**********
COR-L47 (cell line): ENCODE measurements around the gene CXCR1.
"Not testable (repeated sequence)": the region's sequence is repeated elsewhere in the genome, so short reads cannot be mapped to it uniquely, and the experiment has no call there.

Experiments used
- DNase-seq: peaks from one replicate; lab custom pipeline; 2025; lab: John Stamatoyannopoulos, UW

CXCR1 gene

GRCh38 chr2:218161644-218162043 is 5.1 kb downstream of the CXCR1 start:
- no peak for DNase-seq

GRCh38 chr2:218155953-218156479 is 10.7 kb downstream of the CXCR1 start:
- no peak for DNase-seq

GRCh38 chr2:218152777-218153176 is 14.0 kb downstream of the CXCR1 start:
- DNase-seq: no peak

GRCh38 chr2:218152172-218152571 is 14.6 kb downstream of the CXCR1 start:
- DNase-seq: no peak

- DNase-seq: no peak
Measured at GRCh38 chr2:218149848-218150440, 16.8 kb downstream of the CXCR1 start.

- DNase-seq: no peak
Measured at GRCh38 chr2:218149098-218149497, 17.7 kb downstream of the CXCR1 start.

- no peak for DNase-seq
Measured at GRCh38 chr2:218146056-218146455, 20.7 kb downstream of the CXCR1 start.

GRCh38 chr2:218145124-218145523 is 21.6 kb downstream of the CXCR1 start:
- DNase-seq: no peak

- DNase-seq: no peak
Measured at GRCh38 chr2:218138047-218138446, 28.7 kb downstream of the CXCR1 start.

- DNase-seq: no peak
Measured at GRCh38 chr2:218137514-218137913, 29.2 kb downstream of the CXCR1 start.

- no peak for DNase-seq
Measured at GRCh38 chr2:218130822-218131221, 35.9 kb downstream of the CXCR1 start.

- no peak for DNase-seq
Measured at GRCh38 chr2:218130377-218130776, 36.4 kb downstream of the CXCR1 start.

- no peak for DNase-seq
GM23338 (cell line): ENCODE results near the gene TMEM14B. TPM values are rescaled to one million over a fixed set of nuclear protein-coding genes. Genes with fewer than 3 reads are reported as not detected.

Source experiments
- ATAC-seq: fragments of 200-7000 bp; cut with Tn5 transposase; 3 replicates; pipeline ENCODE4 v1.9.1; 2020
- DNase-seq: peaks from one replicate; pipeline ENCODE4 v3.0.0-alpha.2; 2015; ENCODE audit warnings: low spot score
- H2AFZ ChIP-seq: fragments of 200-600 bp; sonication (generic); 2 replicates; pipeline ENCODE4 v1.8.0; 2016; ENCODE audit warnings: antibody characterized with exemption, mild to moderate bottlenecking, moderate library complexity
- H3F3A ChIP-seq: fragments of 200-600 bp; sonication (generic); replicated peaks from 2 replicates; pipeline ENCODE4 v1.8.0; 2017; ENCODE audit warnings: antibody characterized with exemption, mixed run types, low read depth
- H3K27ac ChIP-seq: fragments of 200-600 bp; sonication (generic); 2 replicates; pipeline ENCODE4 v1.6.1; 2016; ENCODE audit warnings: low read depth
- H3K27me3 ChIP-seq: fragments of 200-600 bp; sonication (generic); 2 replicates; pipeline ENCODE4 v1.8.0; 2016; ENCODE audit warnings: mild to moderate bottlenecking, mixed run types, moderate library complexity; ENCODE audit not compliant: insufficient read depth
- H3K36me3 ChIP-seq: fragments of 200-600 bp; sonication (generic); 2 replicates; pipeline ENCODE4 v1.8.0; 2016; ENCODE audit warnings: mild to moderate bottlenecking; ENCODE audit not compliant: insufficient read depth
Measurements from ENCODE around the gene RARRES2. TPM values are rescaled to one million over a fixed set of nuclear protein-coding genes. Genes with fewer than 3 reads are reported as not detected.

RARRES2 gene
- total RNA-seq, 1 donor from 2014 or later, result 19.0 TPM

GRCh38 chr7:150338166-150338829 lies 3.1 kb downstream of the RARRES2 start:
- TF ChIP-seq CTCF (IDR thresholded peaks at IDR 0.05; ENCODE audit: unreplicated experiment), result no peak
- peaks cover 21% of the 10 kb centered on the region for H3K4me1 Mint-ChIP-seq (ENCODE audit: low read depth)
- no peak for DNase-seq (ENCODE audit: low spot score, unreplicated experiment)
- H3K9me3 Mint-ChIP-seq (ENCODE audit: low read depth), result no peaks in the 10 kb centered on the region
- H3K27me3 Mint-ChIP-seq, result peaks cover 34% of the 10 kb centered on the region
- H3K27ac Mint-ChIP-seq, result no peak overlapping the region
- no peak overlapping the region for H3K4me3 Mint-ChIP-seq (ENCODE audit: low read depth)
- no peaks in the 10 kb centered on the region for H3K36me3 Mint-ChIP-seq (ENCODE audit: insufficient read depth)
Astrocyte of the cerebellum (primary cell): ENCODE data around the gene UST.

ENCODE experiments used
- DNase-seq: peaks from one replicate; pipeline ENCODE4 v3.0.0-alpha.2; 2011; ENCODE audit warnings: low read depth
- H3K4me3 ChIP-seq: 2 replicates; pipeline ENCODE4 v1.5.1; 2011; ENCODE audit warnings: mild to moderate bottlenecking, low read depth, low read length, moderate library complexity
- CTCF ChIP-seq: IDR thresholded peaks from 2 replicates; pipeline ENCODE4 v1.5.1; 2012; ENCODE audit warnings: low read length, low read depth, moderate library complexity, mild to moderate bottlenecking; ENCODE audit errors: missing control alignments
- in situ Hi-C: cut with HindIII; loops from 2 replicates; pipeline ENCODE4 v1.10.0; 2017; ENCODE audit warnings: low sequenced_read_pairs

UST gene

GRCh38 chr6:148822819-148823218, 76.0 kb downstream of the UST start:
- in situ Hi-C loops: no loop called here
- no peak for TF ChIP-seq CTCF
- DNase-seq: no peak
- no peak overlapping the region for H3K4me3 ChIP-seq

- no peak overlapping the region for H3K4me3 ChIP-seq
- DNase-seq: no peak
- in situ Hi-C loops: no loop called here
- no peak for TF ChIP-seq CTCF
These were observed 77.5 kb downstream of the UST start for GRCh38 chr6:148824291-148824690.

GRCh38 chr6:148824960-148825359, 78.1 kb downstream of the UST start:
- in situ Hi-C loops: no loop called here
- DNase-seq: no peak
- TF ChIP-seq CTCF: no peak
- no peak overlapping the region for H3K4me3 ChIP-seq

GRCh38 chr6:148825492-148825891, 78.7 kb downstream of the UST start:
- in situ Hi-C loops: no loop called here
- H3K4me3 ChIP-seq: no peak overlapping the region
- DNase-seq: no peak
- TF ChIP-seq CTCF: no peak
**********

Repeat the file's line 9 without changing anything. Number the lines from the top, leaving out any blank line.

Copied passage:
- no peak for DNase-seq